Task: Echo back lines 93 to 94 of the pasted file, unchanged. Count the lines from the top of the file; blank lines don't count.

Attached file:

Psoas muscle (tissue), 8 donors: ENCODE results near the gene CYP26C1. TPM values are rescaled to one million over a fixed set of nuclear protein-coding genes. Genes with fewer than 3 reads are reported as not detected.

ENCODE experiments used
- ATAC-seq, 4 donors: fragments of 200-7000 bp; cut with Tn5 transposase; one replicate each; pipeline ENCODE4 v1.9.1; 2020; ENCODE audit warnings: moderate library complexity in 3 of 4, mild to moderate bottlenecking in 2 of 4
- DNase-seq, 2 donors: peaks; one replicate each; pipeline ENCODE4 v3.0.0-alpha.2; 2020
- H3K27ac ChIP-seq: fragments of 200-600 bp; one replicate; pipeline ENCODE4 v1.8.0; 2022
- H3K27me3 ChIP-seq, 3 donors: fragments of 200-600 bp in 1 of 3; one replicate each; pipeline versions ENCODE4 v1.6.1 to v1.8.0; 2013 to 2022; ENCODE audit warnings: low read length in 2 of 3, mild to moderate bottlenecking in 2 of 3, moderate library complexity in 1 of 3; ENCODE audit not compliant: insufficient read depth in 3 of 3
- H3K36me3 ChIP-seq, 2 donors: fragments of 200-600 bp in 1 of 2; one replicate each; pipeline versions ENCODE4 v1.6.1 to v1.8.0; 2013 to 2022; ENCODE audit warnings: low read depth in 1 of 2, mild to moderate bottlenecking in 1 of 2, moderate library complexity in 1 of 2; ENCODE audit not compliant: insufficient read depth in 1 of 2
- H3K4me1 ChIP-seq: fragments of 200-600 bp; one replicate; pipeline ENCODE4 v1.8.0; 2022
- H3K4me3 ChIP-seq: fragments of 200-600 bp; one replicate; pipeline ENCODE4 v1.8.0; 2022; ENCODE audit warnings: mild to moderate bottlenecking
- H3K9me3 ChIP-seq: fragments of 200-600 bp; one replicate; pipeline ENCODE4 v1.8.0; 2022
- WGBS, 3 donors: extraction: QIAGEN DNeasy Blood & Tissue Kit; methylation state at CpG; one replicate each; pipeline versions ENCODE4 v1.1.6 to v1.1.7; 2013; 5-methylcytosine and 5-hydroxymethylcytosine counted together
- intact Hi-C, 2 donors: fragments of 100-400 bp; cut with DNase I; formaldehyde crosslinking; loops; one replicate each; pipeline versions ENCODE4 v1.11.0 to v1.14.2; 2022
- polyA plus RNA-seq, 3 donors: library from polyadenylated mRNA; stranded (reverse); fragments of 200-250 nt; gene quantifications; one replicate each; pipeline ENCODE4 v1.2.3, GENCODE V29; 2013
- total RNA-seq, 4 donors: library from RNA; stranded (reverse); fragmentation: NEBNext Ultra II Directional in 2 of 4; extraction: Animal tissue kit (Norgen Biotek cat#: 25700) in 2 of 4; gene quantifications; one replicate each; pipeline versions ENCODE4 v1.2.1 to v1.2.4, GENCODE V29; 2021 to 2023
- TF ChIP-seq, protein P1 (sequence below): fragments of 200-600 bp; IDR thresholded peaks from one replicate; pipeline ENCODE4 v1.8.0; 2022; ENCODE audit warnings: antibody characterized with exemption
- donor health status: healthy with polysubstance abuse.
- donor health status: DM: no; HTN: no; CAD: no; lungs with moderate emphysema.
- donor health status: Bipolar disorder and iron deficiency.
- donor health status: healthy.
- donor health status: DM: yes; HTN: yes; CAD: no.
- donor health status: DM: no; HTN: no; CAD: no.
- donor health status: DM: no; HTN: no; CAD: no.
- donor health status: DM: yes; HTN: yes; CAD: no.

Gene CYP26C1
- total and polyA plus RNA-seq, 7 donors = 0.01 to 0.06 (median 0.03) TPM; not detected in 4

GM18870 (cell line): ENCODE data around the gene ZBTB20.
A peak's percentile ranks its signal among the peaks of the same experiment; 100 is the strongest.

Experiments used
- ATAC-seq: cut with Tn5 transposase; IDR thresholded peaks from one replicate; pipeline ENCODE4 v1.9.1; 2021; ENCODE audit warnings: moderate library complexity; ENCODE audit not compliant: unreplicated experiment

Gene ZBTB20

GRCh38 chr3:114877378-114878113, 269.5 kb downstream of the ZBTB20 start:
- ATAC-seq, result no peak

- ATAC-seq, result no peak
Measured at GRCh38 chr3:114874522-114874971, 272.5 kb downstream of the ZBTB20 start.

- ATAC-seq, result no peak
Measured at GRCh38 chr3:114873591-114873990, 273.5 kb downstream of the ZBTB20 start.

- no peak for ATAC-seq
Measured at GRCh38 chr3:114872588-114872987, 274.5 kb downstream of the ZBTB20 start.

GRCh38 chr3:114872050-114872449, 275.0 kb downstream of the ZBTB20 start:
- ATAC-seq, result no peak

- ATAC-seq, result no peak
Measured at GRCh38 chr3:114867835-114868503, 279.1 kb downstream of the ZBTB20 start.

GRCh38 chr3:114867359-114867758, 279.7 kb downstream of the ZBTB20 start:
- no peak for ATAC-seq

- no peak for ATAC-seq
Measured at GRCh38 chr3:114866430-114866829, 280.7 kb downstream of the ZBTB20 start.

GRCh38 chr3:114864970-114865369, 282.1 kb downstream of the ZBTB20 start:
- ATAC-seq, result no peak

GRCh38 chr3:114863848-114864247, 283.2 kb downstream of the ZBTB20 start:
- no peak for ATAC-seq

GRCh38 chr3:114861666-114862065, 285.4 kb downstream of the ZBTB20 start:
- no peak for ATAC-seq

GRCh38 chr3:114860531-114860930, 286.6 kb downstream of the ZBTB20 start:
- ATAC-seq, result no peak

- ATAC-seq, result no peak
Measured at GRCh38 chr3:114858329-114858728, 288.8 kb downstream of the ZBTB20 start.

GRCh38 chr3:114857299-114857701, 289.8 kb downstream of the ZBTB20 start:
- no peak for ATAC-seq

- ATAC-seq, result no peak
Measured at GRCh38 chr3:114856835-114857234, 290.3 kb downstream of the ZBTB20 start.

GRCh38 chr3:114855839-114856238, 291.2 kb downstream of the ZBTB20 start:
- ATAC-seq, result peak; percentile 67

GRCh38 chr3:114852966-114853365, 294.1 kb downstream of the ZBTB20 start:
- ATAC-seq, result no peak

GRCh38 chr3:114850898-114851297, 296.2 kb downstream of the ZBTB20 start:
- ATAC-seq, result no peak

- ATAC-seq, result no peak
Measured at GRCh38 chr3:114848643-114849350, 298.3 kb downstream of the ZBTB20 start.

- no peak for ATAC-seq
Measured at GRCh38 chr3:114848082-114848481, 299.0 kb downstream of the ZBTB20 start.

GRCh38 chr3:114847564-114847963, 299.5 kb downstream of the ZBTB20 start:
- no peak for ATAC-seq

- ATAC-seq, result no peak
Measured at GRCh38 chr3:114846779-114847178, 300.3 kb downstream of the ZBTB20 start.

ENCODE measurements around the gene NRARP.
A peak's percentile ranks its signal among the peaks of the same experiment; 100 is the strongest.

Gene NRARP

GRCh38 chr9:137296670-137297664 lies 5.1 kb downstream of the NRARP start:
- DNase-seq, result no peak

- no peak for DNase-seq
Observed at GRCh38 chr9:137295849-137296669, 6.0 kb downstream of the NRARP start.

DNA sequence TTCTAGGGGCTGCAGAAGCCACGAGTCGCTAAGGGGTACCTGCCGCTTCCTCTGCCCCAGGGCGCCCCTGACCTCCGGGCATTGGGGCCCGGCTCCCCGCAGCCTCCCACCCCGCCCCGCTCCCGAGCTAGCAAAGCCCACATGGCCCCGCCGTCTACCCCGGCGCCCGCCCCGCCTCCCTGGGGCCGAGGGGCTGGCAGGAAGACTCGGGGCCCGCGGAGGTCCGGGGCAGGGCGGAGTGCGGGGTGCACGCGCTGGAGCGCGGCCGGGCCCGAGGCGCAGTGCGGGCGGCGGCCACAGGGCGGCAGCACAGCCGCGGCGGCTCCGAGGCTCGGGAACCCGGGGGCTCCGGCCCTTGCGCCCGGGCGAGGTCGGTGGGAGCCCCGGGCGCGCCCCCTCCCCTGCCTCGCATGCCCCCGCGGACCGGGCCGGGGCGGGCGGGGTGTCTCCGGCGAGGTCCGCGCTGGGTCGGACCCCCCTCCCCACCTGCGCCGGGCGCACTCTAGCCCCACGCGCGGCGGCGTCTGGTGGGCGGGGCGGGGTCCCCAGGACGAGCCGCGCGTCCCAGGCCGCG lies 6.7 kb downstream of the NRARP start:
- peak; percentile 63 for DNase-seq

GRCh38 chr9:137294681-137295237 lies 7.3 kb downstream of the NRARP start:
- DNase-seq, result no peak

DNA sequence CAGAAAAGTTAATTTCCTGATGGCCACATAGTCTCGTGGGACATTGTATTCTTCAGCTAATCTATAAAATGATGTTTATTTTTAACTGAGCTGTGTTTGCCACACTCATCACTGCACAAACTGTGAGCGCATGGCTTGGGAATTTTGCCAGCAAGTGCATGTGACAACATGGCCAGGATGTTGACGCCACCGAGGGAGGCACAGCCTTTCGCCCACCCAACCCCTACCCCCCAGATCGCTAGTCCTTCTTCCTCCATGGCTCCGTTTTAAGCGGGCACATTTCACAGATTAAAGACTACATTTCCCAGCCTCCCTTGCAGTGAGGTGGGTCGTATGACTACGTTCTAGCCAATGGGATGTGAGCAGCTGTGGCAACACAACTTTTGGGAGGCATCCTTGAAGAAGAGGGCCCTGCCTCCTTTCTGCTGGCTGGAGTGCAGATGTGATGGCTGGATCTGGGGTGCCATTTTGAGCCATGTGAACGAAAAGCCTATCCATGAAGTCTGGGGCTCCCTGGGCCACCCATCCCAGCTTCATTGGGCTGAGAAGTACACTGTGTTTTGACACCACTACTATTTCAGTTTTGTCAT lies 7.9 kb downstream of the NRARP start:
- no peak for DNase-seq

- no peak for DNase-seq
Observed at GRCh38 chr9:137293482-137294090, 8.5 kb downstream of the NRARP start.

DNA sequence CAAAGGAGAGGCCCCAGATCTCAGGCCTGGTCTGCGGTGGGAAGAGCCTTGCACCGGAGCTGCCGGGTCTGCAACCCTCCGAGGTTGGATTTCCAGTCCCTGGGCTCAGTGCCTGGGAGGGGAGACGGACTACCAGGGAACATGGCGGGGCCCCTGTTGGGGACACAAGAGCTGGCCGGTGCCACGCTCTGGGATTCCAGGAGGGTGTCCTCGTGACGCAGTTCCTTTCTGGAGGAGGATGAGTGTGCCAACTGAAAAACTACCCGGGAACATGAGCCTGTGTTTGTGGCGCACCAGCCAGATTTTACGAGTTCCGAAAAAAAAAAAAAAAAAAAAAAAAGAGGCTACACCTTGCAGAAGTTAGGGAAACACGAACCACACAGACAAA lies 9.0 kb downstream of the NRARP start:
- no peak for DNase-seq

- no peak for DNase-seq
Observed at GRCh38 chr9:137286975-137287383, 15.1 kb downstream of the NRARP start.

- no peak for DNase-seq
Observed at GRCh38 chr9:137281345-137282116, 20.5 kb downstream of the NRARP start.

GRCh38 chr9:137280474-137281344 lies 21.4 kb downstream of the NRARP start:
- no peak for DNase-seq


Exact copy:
Observed at GRCh38 chr9:137286975-137287383, 15.1 kb downstream of the NRARP start.

- no peak for DNase-seq